Lanovaz v. Twinings North America, Inc., No. 12cv2646 (N.D. Cal.):  In an action alleging claims under California’s UCL, FAL, and CLRA, based on representations on defendant’s tea products that they are a “Natural Source of Antioxidants,” the court granted in part and denied in part plaintiff’s motion for class certification.  The court ruled that Rule 23(a)’s requirements had been met, finding that ascertainability had been established, despite the lack of records or receipts to identify purchasers, because the class definition was specific enough to allow plaintiff to identify herself as having a right to recover.  The court further held that the commonality and typicality requirements were satisfied because each product in the proposed class definition contained the same “natural source of antioxidants” labeling.  The court rejected defendant’s argument that the materiality of the allegedly misleading statement needed to be determined on an individualized basis, finding that plaintiff need only establish that the reasonable consumer would attach importance to the phrase, which could be determined on a class-wide basis.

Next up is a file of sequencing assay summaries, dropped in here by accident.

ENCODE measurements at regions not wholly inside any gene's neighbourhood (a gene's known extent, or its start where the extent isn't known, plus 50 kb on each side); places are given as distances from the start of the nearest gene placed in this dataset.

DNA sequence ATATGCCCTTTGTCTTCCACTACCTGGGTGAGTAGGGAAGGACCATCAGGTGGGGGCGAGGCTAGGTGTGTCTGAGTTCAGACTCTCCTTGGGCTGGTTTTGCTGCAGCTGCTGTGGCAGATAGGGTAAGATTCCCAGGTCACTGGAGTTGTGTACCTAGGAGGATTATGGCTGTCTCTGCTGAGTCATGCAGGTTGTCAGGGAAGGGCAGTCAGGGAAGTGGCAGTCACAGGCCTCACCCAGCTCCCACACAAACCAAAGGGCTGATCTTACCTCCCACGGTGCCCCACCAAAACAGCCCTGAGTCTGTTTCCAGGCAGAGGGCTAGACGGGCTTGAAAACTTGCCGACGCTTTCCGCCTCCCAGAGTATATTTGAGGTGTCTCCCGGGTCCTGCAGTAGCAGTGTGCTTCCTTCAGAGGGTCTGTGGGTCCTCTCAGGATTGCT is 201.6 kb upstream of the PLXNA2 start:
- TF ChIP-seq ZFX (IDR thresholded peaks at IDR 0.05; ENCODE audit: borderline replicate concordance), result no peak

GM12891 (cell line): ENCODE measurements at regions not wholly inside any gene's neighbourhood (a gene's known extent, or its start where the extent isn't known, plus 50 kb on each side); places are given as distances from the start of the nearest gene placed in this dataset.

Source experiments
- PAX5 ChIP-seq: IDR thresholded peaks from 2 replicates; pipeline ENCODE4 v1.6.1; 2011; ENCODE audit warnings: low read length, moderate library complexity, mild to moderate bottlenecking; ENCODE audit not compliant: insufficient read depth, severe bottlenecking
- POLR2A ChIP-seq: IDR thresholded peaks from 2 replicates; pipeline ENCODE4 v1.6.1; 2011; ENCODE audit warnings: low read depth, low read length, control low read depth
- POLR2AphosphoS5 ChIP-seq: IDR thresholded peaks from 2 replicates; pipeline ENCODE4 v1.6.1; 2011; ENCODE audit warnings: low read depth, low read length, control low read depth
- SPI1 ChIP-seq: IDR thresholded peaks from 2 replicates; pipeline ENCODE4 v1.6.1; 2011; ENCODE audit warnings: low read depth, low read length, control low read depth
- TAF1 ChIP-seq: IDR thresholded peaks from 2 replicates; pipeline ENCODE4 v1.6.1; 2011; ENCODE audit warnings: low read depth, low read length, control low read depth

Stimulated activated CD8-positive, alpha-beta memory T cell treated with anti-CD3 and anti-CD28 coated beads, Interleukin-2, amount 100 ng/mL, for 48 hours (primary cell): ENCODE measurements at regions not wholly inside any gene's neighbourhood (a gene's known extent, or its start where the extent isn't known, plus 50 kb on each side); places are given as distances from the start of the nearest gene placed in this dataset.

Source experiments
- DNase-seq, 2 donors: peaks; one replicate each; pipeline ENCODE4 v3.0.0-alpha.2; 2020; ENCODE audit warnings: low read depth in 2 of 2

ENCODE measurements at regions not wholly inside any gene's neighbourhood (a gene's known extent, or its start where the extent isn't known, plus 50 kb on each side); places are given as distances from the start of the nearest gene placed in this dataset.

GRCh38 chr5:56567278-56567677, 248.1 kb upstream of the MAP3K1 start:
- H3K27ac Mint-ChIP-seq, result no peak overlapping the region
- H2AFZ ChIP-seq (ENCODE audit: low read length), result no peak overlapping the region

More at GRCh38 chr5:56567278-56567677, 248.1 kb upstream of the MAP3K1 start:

The court then went on to certify an injunctive relief class under Rule 23(b) because the labels carried the relevant claims, but denied certification of the monetary damages class.  The court found that plaintiff had not presented a sufficient damages model, rejecting the “full refund” model as inappropriate in the restitution context, and finding that plaintiff’s expert had not provided a sufficient measure of damages under a “price premium” model because he had no way of linking a difference in price to the antioxidant label.  Order.